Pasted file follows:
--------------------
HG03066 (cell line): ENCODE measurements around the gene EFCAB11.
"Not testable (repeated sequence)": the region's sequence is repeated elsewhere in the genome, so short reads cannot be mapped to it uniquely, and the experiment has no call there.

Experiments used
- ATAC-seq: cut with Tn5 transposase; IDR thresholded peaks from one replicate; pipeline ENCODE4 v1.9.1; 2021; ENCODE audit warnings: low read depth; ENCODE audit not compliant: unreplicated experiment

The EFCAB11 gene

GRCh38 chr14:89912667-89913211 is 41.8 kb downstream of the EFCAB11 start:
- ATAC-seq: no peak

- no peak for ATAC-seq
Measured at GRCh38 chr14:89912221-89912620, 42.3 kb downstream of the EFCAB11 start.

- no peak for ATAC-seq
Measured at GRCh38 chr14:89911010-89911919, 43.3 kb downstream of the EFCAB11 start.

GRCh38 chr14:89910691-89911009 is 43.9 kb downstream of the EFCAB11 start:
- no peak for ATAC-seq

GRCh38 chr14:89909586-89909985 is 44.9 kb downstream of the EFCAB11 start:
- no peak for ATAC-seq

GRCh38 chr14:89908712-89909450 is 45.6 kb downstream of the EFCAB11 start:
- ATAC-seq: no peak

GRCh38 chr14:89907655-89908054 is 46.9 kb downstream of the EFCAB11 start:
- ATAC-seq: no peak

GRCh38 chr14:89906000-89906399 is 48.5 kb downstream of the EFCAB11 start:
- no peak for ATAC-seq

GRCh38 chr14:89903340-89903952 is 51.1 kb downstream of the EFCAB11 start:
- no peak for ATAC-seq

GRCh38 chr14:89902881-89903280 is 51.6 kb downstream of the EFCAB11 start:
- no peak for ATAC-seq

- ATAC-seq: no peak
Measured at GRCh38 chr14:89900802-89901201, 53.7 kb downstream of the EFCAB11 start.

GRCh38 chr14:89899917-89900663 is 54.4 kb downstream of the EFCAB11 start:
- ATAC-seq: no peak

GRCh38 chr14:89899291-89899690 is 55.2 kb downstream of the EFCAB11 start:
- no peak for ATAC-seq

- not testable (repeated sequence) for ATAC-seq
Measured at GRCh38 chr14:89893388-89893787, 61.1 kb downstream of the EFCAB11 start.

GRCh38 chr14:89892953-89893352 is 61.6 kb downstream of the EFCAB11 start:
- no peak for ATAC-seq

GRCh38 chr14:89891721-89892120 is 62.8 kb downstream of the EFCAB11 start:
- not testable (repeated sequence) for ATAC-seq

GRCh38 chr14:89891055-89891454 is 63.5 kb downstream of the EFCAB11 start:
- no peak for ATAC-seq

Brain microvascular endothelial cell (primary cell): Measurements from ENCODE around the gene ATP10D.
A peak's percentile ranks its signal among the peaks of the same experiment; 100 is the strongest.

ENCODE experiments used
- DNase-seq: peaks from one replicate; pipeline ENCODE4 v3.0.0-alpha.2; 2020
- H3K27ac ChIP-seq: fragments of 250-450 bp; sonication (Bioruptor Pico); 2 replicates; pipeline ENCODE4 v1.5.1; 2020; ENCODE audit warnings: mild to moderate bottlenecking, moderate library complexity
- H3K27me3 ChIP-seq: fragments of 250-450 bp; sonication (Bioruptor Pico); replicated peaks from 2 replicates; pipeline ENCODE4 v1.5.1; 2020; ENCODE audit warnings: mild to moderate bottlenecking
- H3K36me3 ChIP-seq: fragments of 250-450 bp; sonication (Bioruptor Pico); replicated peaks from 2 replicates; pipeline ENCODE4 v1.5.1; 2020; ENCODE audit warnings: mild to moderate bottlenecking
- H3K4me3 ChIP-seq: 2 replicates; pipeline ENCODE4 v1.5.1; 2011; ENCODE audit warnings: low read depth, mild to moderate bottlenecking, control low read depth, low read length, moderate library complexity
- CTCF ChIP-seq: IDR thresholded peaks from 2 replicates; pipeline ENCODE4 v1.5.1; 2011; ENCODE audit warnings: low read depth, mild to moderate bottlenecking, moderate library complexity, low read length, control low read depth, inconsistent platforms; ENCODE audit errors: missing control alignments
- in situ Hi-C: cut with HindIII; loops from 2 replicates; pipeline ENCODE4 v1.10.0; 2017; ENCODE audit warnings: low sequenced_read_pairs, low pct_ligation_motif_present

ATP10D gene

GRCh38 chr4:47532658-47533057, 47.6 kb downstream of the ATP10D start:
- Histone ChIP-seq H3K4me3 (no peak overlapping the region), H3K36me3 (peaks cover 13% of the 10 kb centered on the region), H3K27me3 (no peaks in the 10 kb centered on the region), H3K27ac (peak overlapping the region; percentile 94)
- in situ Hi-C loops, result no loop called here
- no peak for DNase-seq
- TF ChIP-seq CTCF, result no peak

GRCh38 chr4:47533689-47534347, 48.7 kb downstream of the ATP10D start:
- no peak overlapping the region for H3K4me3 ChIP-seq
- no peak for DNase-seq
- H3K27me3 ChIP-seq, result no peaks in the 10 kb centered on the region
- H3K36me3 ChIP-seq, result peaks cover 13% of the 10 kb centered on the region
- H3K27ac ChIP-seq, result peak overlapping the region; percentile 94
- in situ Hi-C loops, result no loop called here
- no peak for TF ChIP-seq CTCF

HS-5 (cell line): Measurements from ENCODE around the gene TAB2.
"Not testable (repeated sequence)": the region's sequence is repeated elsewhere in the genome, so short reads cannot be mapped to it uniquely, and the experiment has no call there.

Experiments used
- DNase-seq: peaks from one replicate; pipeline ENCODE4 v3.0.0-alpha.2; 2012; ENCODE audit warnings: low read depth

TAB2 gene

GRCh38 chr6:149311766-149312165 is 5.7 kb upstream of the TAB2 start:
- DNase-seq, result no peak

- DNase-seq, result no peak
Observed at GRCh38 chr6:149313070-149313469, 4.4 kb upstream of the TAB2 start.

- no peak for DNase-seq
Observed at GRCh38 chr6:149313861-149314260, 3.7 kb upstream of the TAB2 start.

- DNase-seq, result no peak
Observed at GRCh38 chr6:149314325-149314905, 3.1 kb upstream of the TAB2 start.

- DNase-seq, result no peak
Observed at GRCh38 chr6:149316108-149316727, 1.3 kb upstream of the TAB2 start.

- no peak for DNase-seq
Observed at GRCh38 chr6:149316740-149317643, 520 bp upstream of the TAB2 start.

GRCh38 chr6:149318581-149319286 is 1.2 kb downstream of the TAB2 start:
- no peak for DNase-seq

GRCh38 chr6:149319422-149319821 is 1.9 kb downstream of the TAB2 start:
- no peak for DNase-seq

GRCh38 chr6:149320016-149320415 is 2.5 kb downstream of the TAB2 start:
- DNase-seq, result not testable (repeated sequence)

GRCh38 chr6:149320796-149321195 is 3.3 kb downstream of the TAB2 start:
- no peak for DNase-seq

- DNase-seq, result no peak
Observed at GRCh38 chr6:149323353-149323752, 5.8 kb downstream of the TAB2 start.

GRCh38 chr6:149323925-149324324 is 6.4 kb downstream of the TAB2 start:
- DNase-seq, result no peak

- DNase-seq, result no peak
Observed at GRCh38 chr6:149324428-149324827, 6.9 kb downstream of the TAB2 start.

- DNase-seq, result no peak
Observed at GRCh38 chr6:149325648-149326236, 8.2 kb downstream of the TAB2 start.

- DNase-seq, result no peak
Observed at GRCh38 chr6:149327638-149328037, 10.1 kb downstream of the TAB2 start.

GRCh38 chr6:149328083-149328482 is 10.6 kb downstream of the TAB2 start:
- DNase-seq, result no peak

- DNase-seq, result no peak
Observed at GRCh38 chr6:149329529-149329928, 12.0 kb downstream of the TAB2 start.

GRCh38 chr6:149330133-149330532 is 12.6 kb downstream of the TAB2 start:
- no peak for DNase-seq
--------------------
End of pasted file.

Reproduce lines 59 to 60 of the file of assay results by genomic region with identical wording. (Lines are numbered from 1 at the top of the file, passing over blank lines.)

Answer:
- H3K27me3 ChIP-seq, result no peaks in the 10 kb centered on the region
- H3K36me3 ChIP-seq, result peaks cover 13% of the 10 kb centered on the region